NEW YORK -- Going forward, it's clear Angelique Kerber is the one to beat in women's tennis.
After failing to reach the second week of a single major last year, the German won her second of the season Saturday at the US Open. She defeated No. 10 seed Karolina Pliskova in a smashing final 6-3, 4-6, 6-4.
The newly minted No. 1-ranked player, who this year made a commitment to being more assertive, has enjoyed a spectacular renaissance at the age of 28. Kerber becomes only the second woman to win her first two Grand Slam singles titles after turning 28, joining Li Na, who won the 2011 French Open at 29 and, three years later, the Australian Open.
But Li retired at the end of that 2014 season. Kerber isn't going anywhere.
With Serena Williams turning 35 later this month, there are telling signs that her dominance is deteriorating. Kerber, the quintessential late bloomer, seems poised to play the role of perennial champion for the next several years.
Patience was the virtue that rewarded Kerber in the end, as she came back from a 3-1 deficit in the third set. Afterward, she blew kisses to the crowd and sobbed, head in hands, on her changeover chair.
"It's just amazing," Kerber said in her on-court interview, voice breaking. "I won my second Grand Slam in one year. That is the best year in my career.
"All the dreams came true this year."
This was Kerber's third Grand Slam singles final of the year, having beaten Williams at the Australian Open before losing to her at Wimbledon. That winning check for $3.5 million surely will go a long way, but the confidence she draws from this smashing breakthrough? Priceless.
The match ran 2 hours, 7 minutes with Kerber holding a narrow 97-90 margin in points. It was a rare competitive match in a women's final here, only the fourth three-setter in 22 years.
Three weeks ago in Cincinnati, Pliskova carved up Kerber in the final 6-3, 6-1. But Kerber said she was tired after playing the Rio Olympics, where she won the silver medal. Pliskova elected to pass on Rio and prepare for Cincinnati and the US Open. This result suggests fatigue was a leading factor in their previous match.
Kerber has a wonderfully complete game. She's a relentless retriever and hits the ball hard off both wings. She artfully moved the spidery 6-foot-1 Czech player around the court, consistently working her into more untenable positions. And while her second serve remains a vulnerability -- Pliskova did little with her offerings of 75-77 mph -- Kerber rarely plays a loose point.
The bottom-line numbers confirmed this: Pliskova hit 40 winners, but they were countered by 47 unforced errors. Kerber, on the other hand, was more efficient, hitting 21 winners and only 17 unforced errors -- 30 fewer than Pliskova.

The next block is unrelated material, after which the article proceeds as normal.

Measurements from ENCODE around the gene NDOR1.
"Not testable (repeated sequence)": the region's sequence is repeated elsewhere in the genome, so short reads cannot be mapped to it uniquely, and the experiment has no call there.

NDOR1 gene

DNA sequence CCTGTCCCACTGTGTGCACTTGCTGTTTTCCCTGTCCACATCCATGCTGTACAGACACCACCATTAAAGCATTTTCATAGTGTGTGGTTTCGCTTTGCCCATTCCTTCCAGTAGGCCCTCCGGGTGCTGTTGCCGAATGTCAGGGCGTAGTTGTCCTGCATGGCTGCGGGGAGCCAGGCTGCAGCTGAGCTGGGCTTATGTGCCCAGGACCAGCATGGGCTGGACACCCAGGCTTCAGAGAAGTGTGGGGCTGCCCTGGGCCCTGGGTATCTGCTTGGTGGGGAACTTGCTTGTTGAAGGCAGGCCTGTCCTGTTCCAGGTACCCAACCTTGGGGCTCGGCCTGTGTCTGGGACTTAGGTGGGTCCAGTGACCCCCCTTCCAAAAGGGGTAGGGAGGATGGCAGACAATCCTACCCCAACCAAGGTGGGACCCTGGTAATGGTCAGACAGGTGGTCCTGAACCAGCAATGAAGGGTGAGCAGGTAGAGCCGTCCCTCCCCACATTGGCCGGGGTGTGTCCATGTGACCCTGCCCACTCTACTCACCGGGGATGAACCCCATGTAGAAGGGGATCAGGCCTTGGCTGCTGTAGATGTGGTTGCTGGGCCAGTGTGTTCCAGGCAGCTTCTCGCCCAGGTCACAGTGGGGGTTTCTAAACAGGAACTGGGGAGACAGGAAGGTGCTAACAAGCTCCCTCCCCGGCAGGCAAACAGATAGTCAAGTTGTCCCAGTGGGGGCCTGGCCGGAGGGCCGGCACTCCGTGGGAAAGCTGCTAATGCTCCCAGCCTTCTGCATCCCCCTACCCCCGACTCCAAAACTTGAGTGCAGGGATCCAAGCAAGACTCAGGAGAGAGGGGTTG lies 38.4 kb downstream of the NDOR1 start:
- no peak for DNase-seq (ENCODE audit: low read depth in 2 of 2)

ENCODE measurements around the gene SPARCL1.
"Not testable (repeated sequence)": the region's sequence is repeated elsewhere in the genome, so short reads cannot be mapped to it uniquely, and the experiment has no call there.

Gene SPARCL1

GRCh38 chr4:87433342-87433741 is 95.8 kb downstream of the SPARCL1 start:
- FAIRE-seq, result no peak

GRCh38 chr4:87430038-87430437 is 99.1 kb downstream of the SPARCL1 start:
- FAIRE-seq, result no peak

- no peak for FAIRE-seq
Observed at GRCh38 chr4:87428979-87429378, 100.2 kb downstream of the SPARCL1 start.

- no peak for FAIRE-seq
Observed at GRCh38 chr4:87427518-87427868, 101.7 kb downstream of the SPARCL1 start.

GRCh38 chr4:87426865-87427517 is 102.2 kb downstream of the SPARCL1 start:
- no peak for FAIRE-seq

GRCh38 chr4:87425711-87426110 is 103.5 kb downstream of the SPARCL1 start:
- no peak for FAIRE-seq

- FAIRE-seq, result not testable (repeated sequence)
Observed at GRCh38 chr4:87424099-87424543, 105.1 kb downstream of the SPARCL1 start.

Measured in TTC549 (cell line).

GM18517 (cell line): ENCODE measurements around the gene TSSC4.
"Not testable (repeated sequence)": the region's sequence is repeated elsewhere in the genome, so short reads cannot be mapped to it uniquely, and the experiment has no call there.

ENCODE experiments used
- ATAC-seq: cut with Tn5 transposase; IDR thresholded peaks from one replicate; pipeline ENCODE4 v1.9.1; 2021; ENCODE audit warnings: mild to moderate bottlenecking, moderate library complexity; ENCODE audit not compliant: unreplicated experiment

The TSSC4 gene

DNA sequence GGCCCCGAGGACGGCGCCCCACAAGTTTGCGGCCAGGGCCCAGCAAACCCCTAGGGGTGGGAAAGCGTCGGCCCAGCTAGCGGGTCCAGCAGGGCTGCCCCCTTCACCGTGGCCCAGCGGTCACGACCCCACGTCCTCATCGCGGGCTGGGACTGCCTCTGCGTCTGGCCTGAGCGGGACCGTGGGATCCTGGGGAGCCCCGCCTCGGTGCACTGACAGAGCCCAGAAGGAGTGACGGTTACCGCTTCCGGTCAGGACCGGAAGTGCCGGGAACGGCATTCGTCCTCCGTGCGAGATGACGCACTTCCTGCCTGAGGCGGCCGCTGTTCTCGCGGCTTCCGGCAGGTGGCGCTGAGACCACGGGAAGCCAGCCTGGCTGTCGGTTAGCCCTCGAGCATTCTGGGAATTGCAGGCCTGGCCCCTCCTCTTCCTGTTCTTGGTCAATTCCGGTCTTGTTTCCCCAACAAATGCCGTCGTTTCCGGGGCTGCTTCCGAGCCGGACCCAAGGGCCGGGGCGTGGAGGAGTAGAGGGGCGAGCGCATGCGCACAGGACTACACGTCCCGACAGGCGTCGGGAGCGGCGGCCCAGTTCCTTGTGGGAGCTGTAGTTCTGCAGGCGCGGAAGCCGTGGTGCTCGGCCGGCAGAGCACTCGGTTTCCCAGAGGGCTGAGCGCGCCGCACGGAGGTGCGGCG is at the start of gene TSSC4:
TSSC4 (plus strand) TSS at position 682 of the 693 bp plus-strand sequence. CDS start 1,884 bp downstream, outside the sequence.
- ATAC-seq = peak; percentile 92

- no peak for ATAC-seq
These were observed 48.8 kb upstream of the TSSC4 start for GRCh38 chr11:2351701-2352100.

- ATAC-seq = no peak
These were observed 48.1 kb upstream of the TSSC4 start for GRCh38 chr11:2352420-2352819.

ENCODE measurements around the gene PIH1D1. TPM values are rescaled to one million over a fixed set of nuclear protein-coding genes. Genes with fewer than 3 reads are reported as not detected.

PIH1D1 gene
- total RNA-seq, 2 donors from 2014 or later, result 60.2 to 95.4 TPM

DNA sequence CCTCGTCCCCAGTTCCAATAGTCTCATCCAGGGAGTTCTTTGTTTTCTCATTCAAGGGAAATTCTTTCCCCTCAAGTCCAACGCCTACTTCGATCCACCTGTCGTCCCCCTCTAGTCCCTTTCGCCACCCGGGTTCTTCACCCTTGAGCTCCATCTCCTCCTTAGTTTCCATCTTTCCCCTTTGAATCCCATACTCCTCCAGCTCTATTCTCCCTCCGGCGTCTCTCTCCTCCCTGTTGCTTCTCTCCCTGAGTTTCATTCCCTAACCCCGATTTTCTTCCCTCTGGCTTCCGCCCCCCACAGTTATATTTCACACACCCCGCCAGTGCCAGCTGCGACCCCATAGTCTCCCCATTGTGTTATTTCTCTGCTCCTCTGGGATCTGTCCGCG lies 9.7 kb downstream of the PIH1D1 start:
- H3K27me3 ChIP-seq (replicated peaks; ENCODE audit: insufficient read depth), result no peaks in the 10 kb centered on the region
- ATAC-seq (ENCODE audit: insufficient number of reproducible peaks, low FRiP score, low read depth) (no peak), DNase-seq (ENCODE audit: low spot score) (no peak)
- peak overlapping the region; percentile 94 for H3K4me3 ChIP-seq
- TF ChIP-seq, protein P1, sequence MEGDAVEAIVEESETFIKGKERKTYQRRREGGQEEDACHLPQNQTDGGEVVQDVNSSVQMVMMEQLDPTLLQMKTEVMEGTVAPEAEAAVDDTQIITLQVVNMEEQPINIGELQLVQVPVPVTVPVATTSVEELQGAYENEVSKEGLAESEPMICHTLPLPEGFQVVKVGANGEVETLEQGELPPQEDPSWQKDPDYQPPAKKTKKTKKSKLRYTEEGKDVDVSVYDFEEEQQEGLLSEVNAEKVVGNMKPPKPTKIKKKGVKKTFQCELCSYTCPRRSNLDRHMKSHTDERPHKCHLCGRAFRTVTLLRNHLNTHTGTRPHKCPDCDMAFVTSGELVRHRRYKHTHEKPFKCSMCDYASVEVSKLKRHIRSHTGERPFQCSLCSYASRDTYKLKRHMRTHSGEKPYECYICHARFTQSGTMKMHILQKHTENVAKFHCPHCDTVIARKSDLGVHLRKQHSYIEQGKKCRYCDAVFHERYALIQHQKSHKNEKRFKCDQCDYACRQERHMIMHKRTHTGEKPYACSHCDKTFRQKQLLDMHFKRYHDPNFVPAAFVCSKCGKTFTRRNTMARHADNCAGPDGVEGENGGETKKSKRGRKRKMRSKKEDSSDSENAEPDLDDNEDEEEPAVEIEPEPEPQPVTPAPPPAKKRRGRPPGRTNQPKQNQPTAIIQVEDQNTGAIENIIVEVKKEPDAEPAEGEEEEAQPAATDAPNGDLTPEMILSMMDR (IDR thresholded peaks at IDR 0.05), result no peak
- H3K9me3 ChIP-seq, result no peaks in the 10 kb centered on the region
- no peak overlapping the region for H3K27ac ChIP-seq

Make no mistake, Pliskova is a serious keeper.
She was fatigued at the end, understandably, after her journey here. Interestingly, 10 of the past 13 players to beat Serena Williams at a major, now including Pliskova, lost their next match.
Pliskova's first game in a Grand Slam singles final was a worst-case scenario. She made nervous errors on both wings that were almost painful to watch, missed four of six first serves -- and broke a string.
For that one game, Pliskova suddenly seemed to realize where she was -- four rounds past anything she had ever experienced in a major. But after she lost the first set, something curious happened. Pliskova slipped back into that comfort zone that has enveloped her this fortnight.
This summer alone she beat five of the WTA's top 10 players.
"I just found in myself some power in the second set," Pliskova said in her on-court interview. "Even [though] I couldn't get the win, I'm really happy.
"Hopefully many more finals to come."
Pliskova has been a revelation this tournament, becoming only the fourth woman to defeat both Serena and Venus Williams in the same Grand Slam event. She saved a match point against Venus in the fourth round and, in the semifinals against Serena, out-served the best women's server of all time.
Women's tennis finds itself in transition these days.
Serena Williams and Roger Federer are about to be the same age; Maria Sharapova, 29, is sitting out a two-year drug ban; and Victoria Azarenka, 27, is pregnant. A group of younger players have failed to create separation: Simona Halep, Agnieszka Radwanska, Madison Keys, Eugenie Bouchard and Sloane Stephens.
In recent years, three young players have inserted themselves into the Grand Slam conversation: Petra Kvitova won the 2011 Wimbledon title at 21 and repeated there three years later. Azarenka won the 2012 Australian Open at age 22, then repeated the following year. Garbine Muguruza won the French Open earlier this year at the age of 22.
And now, Angelique Kerber has won two of the past four majors. She's seven months younger than Novak Djokovic, her No. 1 counterpart on the men's side.
Get ready, tennis fans. It's Kerber's time.